Viola Shipman has become one of my go to authors, especially for summer reads. The stories are realistic, relatable and usually about families. He (Wade Rousse) uses everyday things to set the books around such as recipes, charms and in this book, buttons. I want to thank Justine Sha for inviting me to participate in this blog tour. Scroll down for my review and an excerpt from the book. This is #9 of my #20BooksofSummer.
The Edge of Summer by Viola Shipman
Expected Publication: July 12, 2022 by Graydon House
About the Book: Bestselling author Viola Shipman delights with this captivating summertime escape set along the sparkling shores of Lake Michigan, where a woman searches for clues to her secretive mother’s past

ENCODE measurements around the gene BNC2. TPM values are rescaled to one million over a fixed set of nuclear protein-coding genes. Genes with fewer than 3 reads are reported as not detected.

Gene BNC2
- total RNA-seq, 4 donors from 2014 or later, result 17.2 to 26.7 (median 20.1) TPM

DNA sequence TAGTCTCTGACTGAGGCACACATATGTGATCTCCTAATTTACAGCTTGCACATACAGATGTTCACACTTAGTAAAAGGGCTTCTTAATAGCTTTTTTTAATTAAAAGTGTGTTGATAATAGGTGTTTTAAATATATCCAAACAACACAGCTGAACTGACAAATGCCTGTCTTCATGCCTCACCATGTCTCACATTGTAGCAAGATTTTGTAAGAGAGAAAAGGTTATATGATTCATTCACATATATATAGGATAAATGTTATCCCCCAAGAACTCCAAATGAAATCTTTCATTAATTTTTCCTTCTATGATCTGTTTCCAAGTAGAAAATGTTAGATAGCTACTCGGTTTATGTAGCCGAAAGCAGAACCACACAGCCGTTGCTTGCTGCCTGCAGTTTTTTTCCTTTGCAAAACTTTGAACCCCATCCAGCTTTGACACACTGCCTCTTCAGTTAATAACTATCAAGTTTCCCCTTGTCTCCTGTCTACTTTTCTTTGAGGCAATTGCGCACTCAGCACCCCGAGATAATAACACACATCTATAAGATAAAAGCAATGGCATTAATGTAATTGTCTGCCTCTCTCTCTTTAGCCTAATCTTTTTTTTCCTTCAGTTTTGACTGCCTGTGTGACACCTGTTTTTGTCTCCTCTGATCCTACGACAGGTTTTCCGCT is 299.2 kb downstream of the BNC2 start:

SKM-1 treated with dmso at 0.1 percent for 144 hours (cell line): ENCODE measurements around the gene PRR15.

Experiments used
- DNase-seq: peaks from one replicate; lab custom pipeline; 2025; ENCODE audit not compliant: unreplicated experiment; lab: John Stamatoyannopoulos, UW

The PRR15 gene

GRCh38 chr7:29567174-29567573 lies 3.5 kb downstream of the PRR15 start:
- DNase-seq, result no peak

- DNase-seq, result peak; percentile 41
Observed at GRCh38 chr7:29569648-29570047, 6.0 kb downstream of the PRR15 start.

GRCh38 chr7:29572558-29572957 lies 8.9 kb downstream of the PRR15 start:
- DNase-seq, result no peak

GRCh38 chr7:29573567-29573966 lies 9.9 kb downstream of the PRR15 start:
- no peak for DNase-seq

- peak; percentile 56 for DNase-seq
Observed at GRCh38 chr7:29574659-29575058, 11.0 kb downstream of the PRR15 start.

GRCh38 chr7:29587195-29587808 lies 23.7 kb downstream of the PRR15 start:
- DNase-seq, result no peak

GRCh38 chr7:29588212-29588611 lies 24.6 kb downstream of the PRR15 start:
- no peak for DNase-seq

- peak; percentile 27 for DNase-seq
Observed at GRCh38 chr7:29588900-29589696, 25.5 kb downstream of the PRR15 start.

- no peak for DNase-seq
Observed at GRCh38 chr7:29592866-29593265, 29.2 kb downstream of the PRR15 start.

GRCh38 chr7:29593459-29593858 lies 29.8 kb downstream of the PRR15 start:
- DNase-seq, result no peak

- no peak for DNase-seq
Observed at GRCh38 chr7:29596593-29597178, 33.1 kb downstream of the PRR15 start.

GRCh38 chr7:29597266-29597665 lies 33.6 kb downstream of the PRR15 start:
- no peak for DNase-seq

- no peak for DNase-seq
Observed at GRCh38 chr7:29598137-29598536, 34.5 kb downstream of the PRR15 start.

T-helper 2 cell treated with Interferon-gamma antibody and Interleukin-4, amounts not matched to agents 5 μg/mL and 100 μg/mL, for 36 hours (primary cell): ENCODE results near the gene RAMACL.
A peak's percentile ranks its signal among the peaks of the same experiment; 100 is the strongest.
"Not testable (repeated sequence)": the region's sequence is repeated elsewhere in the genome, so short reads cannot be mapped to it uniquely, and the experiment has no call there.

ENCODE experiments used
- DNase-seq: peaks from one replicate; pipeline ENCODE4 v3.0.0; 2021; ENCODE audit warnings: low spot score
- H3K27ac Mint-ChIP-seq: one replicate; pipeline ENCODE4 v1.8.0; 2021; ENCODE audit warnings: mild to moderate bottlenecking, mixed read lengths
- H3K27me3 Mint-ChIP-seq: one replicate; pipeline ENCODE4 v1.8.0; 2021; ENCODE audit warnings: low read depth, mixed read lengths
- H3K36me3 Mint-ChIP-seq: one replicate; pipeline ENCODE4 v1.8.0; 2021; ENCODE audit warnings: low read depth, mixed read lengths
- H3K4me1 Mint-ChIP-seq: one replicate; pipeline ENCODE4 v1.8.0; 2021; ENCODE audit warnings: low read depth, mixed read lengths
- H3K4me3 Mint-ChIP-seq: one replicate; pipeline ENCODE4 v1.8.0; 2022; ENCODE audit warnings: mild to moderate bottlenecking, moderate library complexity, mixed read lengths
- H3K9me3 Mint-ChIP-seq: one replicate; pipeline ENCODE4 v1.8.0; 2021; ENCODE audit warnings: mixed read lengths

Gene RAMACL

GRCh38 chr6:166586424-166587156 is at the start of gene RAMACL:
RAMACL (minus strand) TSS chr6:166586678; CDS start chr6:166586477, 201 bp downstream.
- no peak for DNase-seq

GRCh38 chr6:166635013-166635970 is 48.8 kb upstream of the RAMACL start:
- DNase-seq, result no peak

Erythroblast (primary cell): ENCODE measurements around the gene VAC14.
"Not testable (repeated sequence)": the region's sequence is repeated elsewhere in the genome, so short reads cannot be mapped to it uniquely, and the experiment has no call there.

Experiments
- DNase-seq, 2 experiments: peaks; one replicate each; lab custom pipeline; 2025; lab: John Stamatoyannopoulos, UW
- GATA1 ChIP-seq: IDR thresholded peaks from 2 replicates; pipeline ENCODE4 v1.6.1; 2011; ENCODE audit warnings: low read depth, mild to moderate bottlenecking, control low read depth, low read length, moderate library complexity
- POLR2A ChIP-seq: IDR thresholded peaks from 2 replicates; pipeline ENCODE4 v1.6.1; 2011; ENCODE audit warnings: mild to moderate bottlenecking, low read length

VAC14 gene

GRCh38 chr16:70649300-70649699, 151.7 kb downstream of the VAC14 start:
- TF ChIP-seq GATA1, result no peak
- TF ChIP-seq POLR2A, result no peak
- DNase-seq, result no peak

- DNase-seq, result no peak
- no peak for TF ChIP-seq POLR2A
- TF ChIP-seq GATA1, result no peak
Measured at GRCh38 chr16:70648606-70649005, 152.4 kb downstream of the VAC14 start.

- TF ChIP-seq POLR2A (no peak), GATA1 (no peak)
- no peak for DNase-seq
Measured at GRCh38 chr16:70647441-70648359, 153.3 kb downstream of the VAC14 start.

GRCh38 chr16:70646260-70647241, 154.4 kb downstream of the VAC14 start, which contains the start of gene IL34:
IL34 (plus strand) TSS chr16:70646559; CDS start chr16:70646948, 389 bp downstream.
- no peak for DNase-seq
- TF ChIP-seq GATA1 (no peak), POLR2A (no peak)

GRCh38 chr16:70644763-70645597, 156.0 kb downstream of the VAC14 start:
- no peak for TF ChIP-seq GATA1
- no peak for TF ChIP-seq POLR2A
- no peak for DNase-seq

Devastated by the sudden death of her mother—a quiet, loving and intensely private Southern seamstress called Miss Mabel, who overflowed with pearls of Ozarks wisdom but never spoke of her own family—Sutton Douglas makes the impulsive decision to pack up and head north to the Michigan resort town where she believes she’ll find answers to the lifelong questions she’s had about not only her mother’s past but also her own place in the world.
Recalling Miss Mabel’s sewing notions that were her childhood toys, Sutton buys a collection of buttons at an estate sale from Bonnie Lyons, the imposing matriarch of the lakeside community. Propelled by a handful of trinkets left behind by her mother and glimpses into the history of the magical lakeshore town, Sutton becomes tantalized by the possibility that Bonnie is the grandmother she never knew. But is she? As Sutton cautiously befriends Bonnie and is taken into her confidence, she begins to uncover the secrets about her family that Miss Mabel so carefully hid, and about the role that Sutton herself unwittingly played in it all.
5 Stars: ⭐⭐⭐⭐⭐